In 2012, IBM estimated that 2.5 exabytes (i.e., 2.5 billion gigabytes) of data was generated every day. What that figure is today has become difficult to estimate because the volume is growing so fast. However, the main question that has arisen is how can healthcare providers utilize the tools and advanced analytics that accompany vast amounts of data when treating and diagnosing patients?
While previous practice methodology has relied on prescribing the medication that has statistically been effective for the most amount of patients with the same condition (evidence-based medicine), the vast amount of data has penetrated every market, including healthcare, has led to the rise of precision medicine. Today's technology allows us to sequence a person's entire genome more rapidly and more affordably than previously; at the same time we can take all the evidence-based historical records and combine that with all of an individual patient's data to determine the best course of treatment. As this methodology progresses and develops, AI uses deep learning algorithms continue to improve itself and make effective diagnoses. While it is certain that the exponential growth of technology has produced a need for precision medicine and AI, its uses are still in the stages of infancy and we're just seeing the surface of what is possible.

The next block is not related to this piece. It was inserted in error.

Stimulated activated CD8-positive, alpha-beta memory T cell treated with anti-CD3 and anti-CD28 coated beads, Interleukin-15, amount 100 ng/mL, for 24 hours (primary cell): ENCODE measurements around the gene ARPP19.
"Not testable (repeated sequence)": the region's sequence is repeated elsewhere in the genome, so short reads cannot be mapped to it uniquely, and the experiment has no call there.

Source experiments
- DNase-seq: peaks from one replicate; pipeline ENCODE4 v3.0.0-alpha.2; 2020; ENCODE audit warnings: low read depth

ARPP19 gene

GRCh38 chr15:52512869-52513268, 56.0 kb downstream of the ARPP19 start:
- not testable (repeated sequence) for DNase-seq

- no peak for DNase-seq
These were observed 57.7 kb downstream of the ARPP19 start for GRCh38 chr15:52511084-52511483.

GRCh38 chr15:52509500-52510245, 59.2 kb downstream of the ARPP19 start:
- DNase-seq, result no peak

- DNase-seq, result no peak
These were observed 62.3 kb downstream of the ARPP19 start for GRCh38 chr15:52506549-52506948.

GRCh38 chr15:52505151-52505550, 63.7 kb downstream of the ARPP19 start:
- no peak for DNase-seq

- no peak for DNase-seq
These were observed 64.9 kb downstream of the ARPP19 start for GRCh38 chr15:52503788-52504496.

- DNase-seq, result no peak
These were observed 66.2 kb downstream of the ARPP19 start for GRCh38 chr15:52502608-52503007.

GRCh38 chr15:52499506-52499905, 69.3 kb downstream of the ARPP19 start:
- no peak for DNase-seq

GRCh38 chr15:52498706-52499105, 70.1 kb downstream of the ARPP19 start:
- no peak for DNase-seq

With the cultural transformation called digital health, disruptive technologies have started to make advanced methods available not only to medical professionals but also to their patients. These technologies such as genomics, biotechnology, wearable sensors, or artificial intelligence (AI) are gradually leading to three major directions. They have been (1) making patients the point-of-care; (2) created a vast amount of data that require advanced analytics; and (3) made the foundation of precision medicine. Instead of developing treatments for populations and making the same medical decisions based on a few similar physical characteristics among patients, medicine has shifted toward prevention, personalization, and precision.